Facebook said that Children’s Health Defense, a group led by Mr. Kennedy, an anti-vaccine activist, had “repeatedly” violated its guidelines by spreading medical misinformation.
Facebook and Instagram on Thursday removed the accounts of Children’s Health Defense, an organization led by Robert F. Kennedy Jr. that is one of the largest U.S. anti-vaccine groups, for spreading medical misinformation.
In an emailed newsletter, Children’s Health Defense said Facebook and Instagram had taken down its accounts after a 30-day ban by the social networks. The nonprofit, which Mr. Kennedy has run since 2018, accused the apps of censorship.
“Removing CHD accounts is evidence of a clearly orchestrated attempt to stop the impact we have during a time of heightened criticism of our public health institutions,” the group said.
In a statement, Mr. Kennedy said, “Facebook is acting here as a surrogate for the Federal government’s crusade to silence all criticism of draconian government policies.”
Children’s Health Defense is widely regarded as a symbol of the vaccine resistance movement. Last year, the organization was named one of the “Disinformation Dozen,” which refers to the top 12 superspreaders of misinformation about Covid-19 on the internet, according to the Center for Countering Digital Hate.
Meta, which owns Facebook and Instagram, said it removed the main accounts of Children’s Health Defense because the group had “repeatedly” violated the company’s policies on medical misinformation during the coronavirus pandemic. Children’s Health Defense said that in total, it had more than half a million followers on its main Facebook and Instagram pages.
Facebook’s and Instagram’s actions are a blow to Mr. Kennedy, who is the son of the former senator and U.S. Attorney General Robert F. Kennedy. But the account removals do not completely block him from speaking online. While Mr. Kennedy was personally barred from Instagram in February 2021, his personal Facebook page — with nearly 247,000 followers — is still up.
Other Facebook pages dedicated to Children’s Health Defense, including those of its California, Florida and Arizona chapters, also remain online and have thousands of followers, according to a review by The New York Times.
Over the course of the pandemic, Children’s Health Defense has repeatedly questioned the safety of Covid-19 vaccines, falsely saying that the vaccines cause organ damage and harm pregnant women. The organization has also tried sowing doubt about other kinds of vaccines. Over the last two months, it claimed that vaccines for tetanus caused infertility and that polio vaccines were responsible for a global rise in polio cases.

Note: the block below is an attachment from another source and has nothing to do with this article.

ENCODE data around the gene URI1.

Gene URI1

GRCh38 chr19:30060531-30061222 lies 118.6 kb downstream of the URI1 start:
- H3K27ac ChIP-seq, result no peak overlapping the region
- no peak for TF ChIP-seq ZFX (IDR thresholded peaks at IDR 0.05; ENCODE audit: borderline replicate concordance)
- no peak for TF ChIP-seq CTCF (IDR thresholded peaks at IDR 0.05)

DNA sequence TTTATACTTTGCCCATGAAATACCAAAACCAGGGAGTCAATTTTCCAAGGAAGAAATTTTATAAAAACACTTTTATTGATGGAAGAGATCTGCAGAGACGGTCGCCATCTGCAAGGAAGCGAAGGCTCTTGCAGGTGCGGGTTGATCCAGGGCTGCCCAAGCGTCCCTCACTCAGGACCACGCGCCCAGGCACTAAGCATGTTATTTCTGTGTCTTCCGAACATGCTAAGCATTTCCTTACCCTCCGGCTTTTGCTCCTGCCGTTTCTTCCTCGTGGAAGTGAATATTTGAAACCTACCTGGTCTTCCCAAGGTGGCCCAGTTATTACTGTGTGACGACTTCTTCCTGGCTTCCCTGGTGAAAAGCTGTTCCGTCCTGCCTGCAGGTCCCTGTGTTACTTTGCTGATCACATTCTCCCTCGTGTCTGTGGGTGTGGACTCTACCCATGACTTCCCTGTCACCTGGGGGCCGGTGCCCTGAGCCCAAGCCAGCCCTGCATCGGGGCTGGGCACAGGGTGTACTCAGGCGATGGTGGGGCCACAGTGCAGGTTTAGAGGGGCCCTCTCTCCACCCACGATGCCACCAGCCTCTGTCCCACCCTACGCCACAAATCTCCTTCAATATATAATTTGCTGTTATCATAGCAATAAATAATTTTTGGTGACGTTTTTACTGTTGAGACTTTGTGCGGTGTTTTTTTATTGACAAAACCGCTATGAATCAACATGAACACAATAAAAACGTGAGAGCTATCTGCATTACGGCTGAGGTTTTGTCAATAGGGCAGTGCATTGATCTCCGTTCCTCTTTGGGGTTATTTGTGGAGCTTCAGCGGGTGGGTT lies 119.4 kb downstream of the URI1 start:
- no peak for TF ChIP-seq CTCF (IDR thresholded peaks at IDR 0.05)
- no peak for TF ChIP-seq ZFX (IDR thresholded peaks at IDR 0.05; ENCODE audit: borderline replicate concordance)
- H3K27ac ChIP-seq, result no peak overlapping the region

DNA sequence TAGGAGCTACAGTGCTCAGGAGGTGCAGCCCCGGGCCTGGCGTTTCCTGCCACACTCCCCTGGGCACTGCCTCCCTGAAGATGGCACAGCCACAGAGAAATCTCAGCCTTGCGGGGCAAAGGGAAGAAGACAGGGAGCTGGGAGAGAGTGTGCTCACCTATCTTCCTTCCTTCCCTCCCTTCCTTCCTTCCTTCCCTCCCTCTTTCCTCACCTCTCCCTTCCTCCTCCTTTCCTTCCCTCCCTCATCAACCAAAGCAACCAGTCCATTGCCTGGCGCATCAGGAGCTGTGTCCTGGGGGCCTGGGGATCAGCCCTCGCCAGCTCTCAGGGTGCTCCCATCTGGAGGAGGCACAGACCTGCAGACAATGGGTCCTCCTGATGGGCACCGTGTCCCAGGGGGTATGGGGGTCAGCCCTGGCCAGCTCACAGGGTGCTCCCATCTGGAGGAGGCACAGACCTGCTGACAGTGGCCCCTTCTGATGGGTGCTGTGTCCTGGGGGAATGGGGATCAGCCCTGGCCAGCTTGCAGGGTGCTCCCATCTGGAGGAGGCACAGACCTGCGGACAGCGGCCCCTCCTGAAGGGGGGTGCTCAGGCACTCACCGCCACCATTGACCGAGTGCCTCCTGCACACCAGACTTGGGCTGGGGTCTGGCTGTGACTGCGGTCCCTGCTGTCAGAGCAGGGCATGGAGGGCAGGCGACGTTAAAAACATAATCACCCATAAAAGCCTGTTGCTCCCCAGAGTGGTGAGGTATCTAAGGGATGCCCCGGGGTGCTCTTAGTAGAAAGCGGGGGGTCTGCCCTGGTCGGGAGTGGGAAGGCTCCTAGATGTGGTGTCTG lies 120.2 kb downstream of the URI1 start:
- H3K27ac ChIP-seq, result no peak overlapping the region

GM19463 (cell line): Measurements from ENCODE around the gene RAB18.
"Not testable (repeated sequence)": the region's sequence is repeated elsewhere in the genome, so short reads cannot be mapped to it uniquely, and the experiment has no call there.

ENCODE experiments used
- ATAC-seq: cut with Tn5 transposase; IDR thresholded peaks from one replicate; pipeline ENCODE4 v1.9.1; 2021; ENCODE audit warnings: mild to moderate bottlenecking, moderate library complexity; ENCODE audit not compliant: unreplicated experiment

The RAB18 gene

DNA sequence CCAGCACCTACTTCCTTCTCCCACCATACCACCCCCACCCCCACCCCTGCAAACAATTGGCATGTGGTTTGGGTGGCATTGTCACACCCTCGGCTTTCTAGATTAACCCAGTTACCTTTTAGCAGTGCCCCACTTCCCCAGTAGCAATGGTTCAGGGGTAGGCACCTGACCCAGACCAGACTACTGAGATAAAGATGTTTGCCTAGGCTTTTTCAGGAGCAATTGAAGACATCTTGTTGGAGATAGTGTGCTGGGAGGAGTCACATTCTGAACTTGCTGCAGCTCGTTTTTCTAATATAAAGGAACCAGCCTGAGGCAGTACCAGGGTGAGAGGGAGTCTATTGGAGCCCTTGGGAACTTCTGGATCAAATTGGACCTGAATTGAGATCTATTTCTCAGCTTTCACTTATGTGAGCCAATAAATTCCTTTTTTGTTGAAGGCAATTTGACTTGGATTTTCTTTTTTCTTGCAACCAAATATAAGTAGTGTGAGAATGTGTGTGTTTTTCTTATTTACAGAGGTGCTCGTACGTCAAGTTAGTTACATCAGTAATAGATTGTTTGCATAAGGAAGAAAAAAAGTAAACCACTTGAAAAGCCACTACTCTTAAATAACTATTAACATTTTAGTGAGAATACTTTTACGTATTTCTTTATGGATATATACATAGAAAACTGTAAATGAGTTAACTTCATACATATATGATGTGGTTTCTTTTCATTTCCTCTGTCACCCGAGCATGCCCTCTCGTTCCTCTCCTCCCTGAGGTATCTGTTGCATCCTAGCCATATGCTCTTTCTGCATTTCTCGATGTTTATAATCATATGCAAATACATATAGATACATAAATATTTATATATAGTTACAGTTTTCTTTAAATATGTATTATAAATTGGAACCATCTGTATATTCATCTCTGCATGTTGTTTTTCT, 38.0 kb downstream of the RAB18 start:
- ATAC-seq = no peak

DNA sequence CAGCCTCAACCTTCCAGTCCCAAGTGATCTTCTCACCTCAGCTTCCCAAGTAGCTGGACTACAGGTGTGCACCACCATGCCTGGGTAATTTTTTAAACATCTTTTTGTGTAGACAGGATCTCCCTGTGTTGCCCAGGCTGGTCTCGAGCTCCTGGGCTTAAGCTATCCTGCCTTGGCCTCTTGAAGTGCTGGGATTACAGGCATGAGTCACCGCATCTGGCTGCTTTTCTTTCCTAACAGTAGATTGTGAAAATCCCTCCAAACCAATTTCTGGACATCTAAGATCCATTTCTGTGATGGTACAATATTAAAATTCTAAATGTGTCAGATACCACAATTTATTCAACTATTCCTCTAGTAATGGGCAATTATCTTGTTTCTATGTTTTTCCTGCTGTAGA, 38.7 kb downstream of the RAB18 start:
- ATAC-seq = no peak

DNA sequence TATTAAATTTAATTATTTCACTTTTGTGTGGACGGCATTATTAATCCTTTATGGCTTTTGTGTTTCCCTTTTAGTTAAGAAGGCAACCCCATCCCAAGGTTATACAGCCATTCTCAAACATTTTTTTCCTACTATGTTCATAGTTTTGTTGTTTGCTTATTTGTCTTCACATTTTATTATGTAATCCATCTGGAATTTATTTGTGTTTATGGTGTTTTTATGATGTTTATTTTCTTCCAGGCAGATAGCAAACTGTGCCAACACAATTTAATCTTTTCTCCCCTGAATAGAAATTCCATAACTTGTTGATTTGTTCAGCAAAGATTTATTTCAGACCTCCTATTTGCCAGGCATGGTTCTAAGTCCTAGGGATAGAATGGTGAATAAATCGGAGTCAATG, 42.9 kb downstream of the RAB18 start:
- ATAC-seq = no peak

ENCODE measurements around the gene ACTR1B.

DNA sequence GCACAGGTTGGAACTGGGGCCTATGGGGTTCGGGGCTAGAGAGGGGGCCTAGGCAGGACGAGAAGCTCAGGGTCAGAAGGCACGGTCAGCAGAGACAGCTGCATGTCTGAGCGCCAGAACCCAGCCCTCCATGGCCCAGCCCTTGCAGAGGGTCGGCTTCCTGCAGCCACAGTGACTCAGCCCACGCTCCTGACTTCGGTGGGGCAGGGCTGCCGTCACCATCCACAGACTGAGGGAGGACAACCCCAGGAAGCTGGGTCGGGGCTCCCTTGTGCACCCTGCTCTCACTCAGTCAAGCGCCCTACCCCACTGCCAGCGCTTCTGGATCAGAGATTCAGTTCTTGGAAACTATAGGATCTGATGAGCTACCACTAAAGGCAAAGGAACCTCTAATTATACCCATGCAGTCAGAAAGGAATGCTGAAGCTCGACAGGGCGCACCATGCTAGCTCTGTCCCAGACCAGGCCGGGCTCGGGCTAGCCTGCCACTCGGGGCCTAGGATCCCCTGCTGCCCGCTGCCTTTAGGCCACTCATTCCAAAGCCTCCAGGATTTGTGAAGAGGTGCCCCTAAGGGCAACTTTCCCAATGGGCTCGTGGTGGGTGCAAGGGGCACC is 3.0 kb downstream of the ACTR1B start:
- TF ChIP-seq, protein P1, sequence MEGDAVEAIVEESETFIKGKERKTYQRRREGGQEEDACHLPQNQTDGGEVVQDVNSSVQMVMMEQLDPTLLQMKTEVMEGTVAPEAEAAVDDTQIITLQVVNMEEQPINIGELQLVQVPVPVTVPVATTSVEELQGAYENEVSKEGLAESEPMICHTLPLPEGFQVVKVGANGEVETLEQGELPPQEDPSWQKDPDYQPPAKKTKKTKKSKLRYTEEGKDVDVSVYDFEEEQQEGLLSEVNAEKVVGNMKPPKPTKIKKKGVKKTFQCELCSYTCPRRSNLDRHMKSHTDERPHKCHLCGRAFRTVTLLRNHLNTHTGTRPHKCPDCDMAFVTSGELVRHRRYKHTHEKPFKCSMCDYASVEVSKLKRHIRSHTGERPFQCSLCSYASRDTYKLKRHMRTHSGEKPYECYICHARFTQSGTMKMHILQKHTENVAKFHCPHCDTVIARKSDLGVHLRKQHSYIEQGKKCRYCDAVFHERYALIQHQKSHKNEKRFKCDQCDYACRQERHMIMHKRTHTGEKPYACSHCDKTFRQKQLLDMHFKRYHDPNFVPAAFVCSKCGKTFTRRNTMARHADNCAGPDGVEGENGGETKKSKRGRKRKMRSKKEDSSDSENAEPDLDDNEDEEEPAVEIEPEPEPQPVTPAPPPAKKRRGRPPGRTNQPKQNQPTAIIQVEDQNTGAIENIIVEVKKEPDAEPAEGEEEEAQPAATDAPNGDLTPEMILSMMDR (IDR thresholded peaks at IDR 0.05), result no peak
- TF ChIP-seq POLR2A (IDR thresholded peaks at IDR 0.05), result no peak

Meta has policies forbidding medical misinformation but has struggled with how to enforce them. The company has had over a dozen discussions about removing the accounts of Children’s Health Defense from Facebook and Instagram over the last year, said two people with knowledge of the conversations, who asked to remain anonymous because they were not authorized to speak publicly.
Last month, Nick Clegg, Meta’s president of global affairs, wrote an open letter about the company’s medical misinformation policies. He said its strict policies about Covid-19 misinformation, which were put in place at the start of the pandemic, might need to be reconsidered as many parts of the world returned to normal.
Before the pandemic, Meta removed only posts that could “contribute to a risk of imminent physical harm,” Mr. Clegg said. During the pandemic, the company broadened that to remove false claims about “masking, social distancing and the transmissibility of the virus.” Those latter measures may no longer need to stay in place, he suggested.
He added that over 25 million pieces of content related to Covid-19 misinformation had been removed since the start of the pandemic.
Misinformation experts have said that conspiracy theories and falsehoods about Covid-19 remain prominent on Facebook and Instagram and have continued to attract attention.